Soccer is on the rise in America. The Major League Soccer Cup Final between Seattle and Toronto was viewed by 116 million households in a primetime spot on national television. Americans can wake up on Saturday mornings and watch any Premier League game they choose. MLS itself is attracting more than washed up, old European greats. The league is a destination for young talent to get much-needed minutes.
But with all the improvement in the sport and the extra interest by fans, soccer is still not shown the respect it deserves by media outlets. Only the biggest matches or most spectacular goals will find its way onto ESPN’s SportsCenter. Cuts at media entities across the country see soccer beat reporters dwindling, leaving Jamie Goldberg of The Oregonian and Steven Goff of the Washington Post as two of the few remaining full-time soccer reporters at daily papers.
The Seattle Times’ Matt Pentz was in that group, but he is part of the latest round of layoffs by the Seattle Times, a young and talented writer lost from the soccer community. Pentz’s layoff comes a year after the Tacoma News Tribune laid off Don Ruiz last summer, the Tribune’s Sounders reporter.
The Sounders average 42,636 fans per game, the most in the MLS. The club just came off of its first MLS Cup Title, a remarkable turnaround for Seattle after the mutual agreement with Sigi Schmid to part ways after eight years as head coach. The Sounders sat in ninth place in July, before storming back to take the fourth seed in the playoffs in October, and winning it all in December.
If the daily newspaper of a major U.S. city and soccer-crazed populous can’t afford a beat reporter to cover its local MLS team, what is the future for soccer journalism and journalists in America?
It’s a difficult question, I know, and not one I will attempt to answer. Instead, I want to write about that beat reporter, Pentz, and a short email exchange I had with him seven months prior.
West Ham’s USA Tour
As a part of Read West Ham, an English blog covering the Hammers, I requested press credentials for the Hammers’ July 5 friendly against the Seattle Sounders at Century Link Stadium. I had already purchased a ticket to attend as a fan, but the idea to cover the match on-site was too hard to pass up, for myself or the blog.
Of course, I had little idea what I was actually doing. I had just graduated high school in Maryland. I was about to go from covering high school football and basketball for my high school newspaper The Tide, or my local weekly paper The Montgomery Sentinel, to sitting in an NFL-caliber press box.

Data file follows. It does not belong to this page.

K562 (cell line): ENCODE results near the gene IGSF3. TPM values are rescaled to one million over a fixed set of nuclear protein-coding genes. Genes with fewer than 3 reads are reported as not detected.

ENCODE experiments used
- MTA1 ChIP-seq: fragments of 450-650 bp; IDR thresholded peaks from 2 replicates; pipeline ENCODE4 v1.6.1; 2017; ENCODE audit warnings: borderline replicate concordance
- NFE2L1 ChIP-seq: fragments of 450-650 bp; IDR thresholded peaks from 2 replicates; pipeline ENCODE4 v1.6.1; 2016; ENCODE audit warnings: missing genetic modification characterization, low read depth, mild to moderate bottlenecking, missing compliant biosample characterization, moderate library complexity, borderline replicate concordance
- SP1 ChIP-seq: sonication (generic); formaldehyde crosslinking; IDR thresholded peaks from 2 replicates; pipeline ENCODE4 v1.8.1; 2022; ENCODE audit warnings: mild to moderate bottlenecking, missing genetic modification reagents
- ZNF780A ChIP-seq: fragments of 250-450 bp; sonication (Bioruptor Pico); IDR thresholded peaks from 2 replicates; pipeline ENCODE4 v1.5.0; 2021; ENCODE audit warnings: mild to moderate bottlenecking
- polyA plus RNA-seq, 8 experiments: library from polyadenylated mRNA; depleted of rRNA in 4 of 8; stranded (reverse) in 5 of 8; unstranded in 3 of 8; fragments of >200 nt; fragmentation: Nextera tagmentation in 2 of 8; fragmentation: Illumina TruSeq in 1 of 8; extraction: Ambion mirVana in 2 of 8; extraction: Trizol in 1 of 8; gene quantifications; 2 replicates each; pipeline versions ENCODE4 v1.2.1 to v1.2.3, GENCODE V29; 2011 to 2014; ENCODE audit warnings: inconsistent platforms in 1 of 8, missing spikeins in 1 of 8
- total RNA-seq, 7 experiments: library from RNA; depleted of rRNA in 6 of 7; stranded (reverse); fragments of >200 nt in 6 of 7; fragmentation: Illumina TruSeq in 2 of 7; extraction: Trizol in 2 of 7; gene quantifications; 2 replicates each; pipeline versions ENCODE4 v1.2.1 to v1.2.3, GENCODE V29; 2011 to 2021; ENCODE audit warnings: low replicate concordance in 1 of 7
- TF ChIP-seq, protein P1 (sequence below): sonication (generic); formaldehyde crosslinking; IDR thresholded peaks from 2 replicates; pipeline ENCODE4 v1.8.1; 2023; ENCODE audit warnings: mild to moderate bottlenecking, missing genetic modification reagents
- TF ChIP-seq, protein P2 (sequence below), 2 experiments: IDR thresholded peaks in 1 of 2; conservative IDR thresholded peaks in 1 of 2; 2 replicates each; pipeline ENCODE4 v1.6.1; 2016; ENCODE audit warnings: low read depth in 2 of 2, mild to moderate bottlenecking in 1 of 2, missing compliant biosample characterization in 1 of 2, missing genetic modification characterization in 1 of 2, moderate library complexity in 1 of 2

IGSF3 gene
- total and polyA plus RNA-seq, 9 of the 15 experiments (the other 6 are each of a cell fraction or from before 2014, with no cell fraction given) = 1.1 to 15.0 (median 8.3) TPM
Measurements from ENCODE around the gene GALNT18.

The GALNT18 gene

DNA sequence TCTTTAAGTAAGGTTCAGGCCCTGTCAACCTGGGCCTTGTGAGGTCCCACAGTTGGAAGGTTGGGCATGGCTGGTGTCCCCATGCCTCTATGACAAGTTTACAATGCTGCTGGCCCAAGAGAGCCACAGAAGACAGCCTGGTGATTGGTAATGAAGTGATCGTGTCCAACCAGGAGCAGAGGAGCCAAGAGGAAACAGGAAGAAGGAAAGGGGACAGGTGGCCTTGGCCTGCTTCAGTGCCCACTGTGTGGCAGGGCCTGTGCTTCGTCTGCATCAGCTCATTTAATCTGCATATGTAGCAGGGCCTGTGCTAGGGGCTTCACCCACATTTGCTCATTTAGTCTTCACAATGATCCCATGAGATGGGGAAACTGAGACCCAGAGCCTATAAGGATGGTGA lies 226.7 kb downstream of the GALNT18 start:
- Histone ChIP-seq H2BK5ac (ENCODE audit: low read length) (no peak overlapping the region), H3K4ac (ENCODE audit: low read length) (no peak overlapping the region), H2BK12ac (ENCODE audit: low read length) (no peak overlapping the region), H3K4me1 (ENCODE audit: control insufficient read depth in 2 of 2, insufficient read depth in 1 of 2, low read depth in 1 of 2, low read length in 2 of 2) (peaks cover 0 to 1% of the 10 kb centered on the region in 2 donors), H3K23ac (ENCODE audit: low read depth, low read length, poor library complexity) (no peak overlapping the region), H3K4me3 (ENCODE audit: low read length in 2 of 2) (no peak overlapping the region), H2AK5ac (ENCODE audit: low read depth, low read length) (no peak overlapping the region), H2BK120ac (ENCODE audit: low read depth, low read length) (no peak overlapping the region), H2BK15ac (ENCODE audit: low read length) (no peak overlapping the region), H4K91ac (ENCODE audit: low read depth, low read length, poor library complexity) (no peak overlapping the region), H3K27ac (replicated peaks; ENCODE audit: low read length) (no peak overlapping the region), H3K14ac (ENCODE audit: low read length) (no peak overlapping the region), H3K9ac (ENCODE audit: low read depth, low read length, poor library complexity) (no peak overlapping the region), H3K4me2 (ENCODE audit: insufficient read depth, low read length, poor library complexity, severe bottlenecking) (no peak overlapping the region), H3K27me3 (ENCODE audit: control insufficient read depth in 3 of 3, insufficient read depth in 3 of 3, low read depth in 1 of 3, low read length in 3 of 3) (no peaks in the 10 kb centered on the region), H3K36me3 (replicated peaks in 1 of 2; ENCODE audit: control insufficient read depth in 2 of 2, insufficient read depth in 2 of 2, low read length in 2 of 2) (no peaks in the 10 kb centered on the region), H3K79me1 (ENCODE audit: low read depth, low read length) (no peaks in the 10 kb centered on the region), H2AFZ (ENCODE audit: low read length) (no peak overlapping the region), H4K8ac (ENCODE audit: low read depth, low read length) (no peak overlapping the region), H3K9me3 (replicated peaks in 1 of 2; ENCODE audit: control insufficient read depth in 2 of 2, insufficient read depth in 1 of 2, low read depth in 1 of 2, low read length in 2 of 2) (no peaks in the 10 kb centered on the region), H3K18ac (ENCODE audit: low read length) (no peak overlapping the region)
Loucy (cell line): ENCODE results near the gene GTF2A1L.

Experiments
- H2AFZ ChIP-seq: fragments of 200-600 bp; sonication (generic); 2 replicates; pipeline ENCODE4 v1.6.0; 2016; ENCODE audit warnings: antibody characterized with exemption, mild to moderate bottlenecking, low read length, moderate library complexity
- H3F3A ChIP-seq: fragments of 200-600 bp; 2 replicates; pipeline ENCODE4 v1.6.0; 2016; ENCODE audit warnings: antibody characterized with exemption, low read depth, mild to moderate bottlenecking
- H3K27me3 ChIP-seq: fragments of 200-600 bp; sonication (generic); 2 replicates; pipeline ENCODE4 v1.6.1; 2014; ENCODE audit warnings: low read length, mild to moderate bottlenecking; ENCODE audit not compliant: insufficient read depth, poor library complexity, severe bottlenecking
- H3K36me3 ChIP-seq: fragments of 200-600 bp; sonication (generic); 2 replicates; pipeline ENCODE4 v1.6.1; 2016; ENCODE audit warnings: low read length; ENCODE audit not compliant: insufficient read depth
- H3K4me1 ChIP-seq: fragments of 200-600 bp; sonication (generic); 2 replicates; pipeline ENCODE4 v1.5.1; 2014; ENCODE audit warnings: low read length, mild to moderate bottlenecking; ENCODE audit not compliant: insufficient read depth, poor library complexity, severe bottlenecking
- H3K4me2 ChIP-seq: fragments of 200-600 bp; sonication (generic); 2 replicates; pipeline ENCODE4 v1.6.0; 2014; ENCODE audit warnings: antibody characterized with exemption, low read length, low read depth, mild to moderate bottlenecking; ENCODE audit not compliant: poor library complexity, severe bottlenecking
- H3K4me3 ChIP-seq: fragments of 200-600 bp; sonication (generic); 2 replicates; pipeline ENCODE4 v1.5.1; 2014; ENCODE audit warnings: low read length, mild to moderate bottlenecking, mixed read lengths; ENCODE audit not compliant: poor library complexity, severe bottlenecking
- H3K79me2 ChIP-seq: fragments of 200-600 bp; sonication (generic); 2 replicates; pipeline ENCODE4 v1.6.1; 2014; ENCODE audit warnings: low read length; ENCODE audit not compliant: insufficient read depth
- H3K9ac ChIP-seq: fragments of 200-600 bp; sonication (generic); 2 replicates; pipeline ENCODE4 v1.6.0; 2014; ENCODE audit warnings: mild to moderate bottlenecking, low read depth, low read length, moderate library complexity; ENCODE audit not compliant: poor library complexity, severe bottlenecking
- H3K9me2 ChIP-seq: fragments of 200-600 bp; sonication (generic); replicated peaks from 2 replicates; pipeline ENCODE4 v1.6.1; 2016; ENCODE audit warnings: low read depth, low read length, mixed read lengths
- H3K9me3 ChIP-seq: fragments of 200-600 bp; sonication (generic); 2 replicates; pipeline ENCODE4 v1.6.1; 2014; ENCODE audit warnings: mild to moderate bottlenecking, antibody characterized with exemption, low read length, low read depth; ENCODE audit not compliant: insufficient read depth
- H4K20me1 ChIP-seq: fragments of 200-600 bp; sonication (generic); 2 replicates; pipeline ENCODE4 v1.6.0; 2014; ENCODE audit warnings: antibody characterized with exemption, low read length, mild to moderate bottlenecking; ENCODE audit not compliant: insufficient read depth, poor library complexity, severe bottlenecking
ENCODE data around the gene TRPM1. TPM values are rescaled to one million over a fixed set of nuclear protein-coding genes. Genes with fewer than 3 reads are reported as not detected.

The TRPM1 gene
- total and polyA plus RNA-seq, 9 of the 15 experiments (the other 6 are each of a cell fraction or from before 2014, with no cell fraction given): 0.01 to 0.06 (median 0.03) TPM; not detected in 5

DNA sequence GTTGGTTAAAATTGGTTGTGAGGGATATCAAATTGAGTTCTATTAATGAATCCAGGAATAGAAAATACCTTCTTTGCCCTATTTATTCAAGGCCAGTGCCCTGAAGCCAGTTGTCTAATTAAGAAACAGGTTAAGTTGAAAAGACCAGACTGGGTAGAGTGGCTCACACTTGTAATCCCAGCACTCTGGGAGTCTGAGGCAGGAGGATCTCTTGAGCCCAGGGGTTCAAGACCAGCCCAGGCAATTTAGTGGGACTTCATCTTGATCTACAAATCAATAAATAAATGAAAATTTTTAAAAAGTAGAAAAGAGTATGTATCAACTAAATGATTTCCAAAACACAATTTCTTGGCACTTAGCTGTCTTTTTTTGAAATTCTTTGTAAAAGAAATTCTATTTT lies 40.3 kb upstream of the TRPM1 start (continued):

When I first reached out to Pentz, asking about information regarding any West Ham open training sessions, he replied within 20 minutes and during Seattle’s 1-1 draw to Toronto on July 2. He did not know of any training sessions, and as it turns out, there weren’t any, but he said to let him know if I needed anything else.
After West Ham’s 3-0 defeat to the Sounders, I wanted advice about my article and for what to do next on the career path. He was just as responsive during his busy schedule as he had been before, and gave thoughtful advice for my future and about my article.
Turns out, he liked my article enough – or at least he said so (Pentz could have been sparing a kid his feelings).
His only advice for the article:
Try not to get too bogged down in the play-by-play coverage. Some good advice I got in college — as odd as it might sound — is to write game stories that read as little like game stories as possible.
I mulled that over for a long time, and think I finally understand it, even if I haven’t mastered the art. When people come to read an article on a game, be it the Seattle Times or Brace the Hammer, more times than not, that reader already watched the game.
What the reader is coming for is something they didn’t already know about the game. The reader knows that Herculez Gomez scored a penalty in the 42nd minute against West Ham, and if they didn’t, they’ll see it on a box score. What they don’t know is what either team said post-match, or what this match means for the season.
On the journalism front, just keep doing what you're doing, and be willing to make sacrifices early on. I talk to a lot of students who want to cover soccer and soccer only, but it's important to be flexible. I worked for two years covering preps at a small paper in rural Washington, and it was invaluable in honing my journalism skills in a way that, say, covering a pro team only for a blog and from afar could do.
Turns out I’m still covering a pro team for a blog from far away, but oh well.
For someone who has already made his sacrifice covering high schoolers for a rural paper before landing one of the largest soccer beats in America, Pentz getting laid off seems unreasonably cruel. If someone of Pentz’s caliber in a market like Seattle is laid off, what market will be awaiting current students like me in three years when we get out?